Your child can learn to self infuse. Yes, it can be something you do yourself. Training can be arranged by contacting the haemophilia team at Children’s Health Ireland at Crumlin.
Self-Infusion is an important part of a person with haemophilia’s life. Self-infusion is when a person with haemophilia gives treatment to themselves. Before starting self-infusion, a child with haemophilia is entirely dependent on someone else to get their factor.
Self-infusing for the first time can bring fear which is quickly overwhelmed by pride and happiness. Starting self-infusion can be daunting for parents and children, especially when things are going well as they are. In case you think your child is too young the average age when children start to self-infuse is 7-9 years old, but there have been cases of younger children than this self-infusing.
The best advice in relation to self-infusing is to do it as soon possible, when the child is ready. If your child is not ready to self-infuse, try getting them to help you with the process. This will help them feel more comfortable when the time comes for them to self-infuse. Self-infusion is the next step in children becoming independent in giving their own factor. The earlier we start it and the more we get kids on board the easier it is to actually train them to do it themselves.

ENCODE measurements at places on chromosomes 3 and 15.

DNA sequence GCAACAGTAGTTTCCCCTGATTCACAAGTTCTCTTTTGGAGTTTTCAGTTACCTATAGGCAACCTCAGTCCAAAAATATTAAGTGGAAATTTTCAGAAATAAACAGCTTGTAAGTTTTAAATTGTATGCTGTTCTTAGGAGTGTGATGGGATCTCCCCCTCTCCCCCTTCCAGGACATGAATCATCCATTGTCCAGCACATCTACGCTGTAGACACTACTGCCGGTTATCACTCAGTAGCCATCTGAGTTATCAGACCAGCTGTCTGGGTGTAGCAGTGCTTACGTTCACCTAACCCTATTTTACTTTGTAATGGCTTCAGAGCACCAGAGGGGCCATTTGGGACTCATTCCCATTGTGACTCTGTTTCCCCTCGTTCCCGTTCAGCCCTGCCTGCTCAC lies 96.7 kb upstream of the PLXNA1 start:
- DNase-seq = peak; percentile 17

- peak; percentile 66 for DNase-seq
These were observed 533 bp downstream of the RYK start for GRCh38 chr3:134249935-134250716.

Self-Infusing is much easier and quicker. It makes the child much more independent. It eliminates the complications that goes along with a port – no risk of infection, no risk of blockages and no risk of breakage. It is much more portable, less equipment needed for peripheral access than port access. Once your port stops working you are already trained and you are good to go.
Items needed for self-infusion:
Make sure your child’s hands have been washed and the area is clean.
The relevant limb should be adequately supported on a stable surface below heart level to allow gravity to enhance venous dilation. This causes blood to pool and veins to distend. Lightly tapping or gently stroking the vein along its length in a downward direction will also cause venous distension. Another simple, effective way to dilate veins consists of alternately clenching and relaxing your fist.
Feel the veins to see how big they are, and in which direction they go, choosing ones that are straight. Start by placing one or two fingers over the vein and press lightly. Your thumbs should not be used as they are less sensitive.
Apply a tourniquet two inches above the potential site for one minute only. Allow a few minutes for the vein to become more prominent.
Select the vein, clean the skin with an alcohol swab in a downward stroke, and allow skin to dry.
With the tourniquet applied, the vein identified, and the factor ready, hold the butterfly wings and insert the needle into the vein with the bevel facing upwards.
When there is blood flashback (visible in the butterfly tubing), remove the tourniquet and inject the factor concentrate slowly.
Once this is complete you can withdraw the needle, making sure to put pressure over the vein with a piece of cotton wool for two or three minutes. Then place a plaster on the site.
For more information please contact the haemophilia team at Children’s Health Ireland at Crumlin.